Pleasant Valley (Scott County)

Pleasant Valley is an unincorporated community in eastern Scott County located along Highway 80. The community was established east of Waldron (Scott County) along the Poteau River. The agricultural industry has contributed to the economy and way of life in Pleasant Valley.

Prior to European exploration, the area surrounding Pleasant Valley was a wilderness. Several species of wildlife that no longer inhabit the area, such as elk and buffalo, were present throughout the region. Numerous archaeological sites and burial mounds are located along the banks of prominent waterways such as the Poteau River. Archaeological findings have provided evidence of early inhabitants dating to the Archaic, Woodland, and Mississippian periods. Further archaeological evidence has indicated that the people of the Caddo tribe later inhabited the area.

During the late seventeenth and early eighteenth centuries, French hunters and tradesmen traveled west from the Arkansas Post, exploring portions of western Arkansas. These Frenchmen often traversed rivers and streams throughout the region. Several rivers that flow through Scott County were likely named by these explorers, including the Petit Jean, Poteau, and Fourche La Fave. It is probable that the explorers traveled along the Poteau River near present-day Pleasant Valley.

Settlers began arriving in the area now known as Pleasant Valley during the late 1830s and early 1840s. The area was settled throughout the early twentieth century.

Men called to fight in the war served with both the Confederacy and Union. The women, children, and elderly were left to look after family homes and farms. Instances of bushwhacking occurred in the area during the Civil War.

With an influx of people into the area, Pilot Prairie Cemetery was established circa 1864. The Pilot Prairie Cumberland Presbyterian Church was founded in 1869. Mount Pleasant Cemetery was established north of Pleasant Valley circa 1873. The Mount Pleasant Methodist Church was constructed in 1891 next to the cemetery. The original church still stands in the twenty-first century and is listed on the National Register of Historic Places.

In May 1882, the Scott County Courthouse burned, thus destroying all records that defined the boundaries of the various school districts that had been established throughout the county. In August, the county court reestablished the boundaries of the fifty-six school districts active in the county, including Pleasant Valley School District (Number 47). The school district was also known as Far’s Chapel, Blacks School, and Fairs Chapel. The name Far’s Chapel was given to the school district by the compiler. The name also appeared on the Waldron Quadrangle, surveyed in 1937–1939. The name Blacks School came from Lewis C. Black, who made the original entry on the land in 1882. Black was named one of the school directors when Enterprise School District (Number 48) consolidated with Blacks School. Later, the name Fairs Chapel was associated with the school because E. F. Fair bought the land that the school was located on in 1888. The school was called Pleasant Valley by the early twentieth century. The exact origin of the name is unknown, though it is likely associated with Mount Pleasant just north of the area.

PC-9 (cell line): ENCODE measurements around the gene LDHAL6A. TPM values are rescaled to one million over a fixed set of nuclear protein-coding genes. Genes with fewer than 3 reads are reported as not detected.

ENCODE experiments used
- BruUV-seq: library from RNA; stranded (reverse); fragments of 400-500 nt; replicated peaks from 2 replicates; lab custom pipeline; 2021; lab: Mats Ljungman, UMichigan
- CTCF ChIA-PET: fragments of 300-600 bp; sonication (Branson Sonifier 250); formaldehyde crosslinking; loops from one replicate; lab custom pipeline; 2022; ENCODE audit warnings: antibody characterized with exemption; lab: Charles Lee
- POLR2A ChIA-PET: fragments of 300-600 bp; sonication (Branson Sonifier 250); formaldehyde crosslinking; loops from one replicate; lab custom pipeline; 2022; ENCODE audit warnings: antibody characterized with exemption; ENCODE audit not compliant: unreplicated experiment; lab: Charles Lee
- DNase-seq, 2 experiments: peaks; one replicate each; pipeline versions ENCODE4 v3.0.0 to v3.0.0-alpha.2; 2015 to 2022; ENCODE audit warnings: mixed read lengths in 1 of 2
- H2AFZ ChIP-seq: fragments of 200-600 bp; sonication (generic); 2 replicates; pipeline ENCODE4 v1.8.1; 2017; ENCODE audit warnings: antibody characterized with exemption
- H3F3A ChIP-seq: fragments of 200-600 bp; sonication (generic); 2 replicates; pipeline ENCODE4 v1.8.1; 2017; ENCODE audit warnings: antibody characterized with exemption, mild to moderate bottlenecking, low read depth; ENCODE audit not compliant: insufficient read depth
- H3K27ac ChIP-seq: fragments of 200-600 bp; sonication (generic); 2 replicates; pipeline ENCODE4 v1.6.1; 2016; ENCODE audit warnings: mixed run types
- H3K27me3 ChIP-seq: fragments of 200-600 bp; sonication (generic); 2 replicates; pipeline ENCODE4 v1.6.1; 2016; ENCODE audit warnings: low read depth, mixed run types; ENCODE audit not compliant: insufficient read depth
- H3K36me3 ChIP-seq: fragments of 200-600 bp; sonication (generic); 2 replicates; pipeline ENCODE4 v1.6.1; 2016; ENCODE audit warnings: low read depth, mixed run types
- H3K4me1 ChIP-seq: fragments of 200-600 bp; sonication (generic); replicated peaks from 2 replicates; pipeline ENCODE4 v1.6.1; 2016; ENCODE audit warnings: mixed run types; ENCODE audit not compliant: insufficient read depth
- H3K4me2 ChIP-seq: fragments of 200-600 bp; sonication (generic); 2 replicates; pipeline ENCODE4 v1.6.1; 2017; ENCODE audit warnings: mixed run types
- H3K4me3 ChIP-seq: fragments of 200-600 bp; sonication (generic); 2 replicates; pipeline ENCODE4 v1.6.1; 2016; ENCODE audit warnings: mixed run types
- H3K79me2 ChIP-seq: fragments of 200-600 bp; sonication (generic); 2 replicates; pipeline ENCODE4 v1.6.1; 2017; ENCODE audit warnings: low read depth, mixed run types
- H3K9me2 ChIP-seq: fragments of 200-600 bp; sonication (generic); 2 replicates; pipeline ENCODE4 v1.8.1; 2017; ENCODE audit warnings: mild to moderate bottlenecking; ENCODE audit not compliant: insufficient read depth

A second church was built in Pleasant Valley sometime in the late nineteenth or early twentieth centuries and was named Fairs Chapel Methodist Church in conjunction with the school.

The Pleasant Valley School District was consolidated with Waldron sometime between 1930 and 1940. Sometime after World War II, the Fairs Chapel Methodist Church congregation was disbanded. The church was later torn down.

The Pilot Prairies Presbyterian Church is still active in the twenty-first century, though a newer church building is in use. The Mount Pleasant Methodist congregation is also active. Agriculture continues to be important in the area, mostly in the form of cattle and chicken farms.

For additional information:
Cate, Michael. History of Scott County, Arkansas. Dallas, TX: Curtis Media Corporation, 1991.

Echoes: The Scott County Historical and Genealogical Society Quarterly. Waldron, AR: Scott County Historical and Genealogical Society (1986–).

Goodner, Charles. Scott County in Retrospect. Mansfield, AR: Frank Boyd, 1976.

Goodner, Norman. A History of Scott County, Arkansas. Siloam Springs, AR: Bar D Press, 1941.

McCutcheon, Henry Grady. History of Scott County, Arkansas. Little Rock: H. G. Pugh and Company, 1922.

Ty Richardson
Richardson Preservation Consulting


No comments on this entry yet.